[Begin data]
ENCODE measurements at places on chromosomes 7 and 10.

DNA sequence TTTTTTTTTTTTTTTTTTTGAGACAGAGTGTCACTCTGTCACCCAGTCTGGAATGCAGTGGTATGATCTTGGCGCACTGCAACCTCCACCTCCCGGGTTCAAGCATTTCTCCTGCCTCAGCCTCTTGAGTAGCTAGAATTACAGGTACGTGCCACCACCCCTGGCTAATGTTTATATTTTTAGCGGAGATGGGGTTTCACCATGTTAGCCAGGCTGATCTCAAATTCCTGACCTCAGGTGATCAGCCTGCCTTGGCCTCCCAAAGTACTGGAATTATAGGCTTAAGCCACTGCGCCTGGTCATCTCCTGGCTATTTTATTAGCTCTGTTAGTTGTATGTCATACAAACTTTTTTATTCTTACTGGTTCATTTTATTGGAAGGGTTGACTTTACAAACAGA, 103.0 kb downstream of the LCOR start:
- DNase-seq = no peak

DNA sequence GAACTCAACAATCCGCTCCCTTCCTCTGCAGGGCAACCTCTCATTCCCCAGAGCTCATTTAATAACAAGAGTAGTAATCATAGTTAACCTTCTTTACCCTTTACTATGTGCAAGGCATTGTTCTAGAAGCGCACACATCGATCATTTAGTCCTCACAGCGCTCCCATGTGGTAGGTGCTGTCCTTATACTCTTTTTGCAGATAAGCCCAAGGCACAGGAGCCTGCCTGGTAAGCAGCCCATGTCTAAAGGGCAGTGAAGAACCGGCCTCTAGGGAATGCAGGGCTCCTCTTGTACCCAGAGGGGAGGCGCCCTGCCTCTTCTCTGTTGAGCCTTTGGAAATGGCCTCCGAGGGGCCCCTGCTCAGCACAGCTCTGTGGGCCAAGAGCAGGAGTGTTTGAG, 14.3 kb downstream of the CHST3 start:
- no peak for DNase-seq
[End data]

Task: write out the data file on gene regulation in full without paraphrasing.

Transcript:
ENCODE measurements at places on chromosomes 7 and 10.

DNA sequence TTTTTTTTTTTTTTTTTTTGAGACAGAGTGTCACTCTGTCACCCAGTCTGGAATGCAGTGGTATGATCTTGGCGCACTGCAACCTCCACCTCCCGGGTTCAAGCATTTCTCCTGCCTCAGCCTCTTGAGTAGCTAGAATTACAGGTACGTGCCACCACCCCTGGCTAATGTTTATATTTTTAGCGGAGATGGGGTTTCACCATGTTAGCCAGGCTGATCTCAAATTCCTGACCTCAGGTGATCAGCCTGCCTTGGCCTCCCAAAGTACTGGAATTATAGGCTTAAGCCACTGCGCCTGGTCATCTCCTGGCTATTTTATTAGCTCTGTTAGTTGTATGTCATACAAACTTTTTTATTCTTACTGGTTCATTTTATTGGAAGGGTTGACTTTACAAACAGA, 103.0 kb downstream of the LCOR start:
- DNase-seq = no peak

DNA sequence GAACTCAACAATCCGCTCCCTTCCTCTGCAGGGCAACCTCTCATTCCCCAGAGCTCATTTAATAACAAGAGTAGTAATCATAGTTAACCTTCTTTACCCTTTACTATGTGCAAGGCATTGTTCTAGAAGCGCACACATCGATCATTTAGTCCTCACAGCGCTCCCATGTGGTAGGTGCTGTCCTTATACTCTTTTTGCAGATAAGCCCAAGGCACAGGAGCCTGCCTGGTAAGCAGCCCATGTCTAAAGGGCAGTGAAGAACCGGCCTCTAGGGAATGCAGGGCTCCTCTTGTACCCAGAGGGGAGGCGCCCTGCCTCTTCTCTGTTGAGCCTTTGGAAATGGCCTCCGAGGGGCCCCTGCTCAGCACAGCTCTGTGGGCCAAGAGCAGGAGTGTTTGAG, 14.3 kb downstream of the CHST3 start:
- no peak for DNase-seq